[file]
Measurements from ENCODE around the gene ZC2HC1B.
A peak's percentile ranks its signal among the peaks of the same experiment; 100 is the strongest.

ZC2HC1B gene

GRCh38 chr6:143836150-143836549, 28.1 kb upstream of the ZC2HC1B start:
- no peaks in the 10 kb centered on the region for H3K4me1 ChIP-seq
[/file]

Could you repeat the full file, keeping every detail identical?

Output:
Measurements from ENCODE around the gene ZC2HC1B.
A peak's percentile ranks its signal among the peaks of the same experiment; 100 is the strongest.

ZC2HC1B gene

GRCh38 chr6:143836150-143836549, 28.1 kb upstream of the ZC2HC1B start:
- no peaks in the 10 kb centered on the region for H3K4me1 ChIP-seq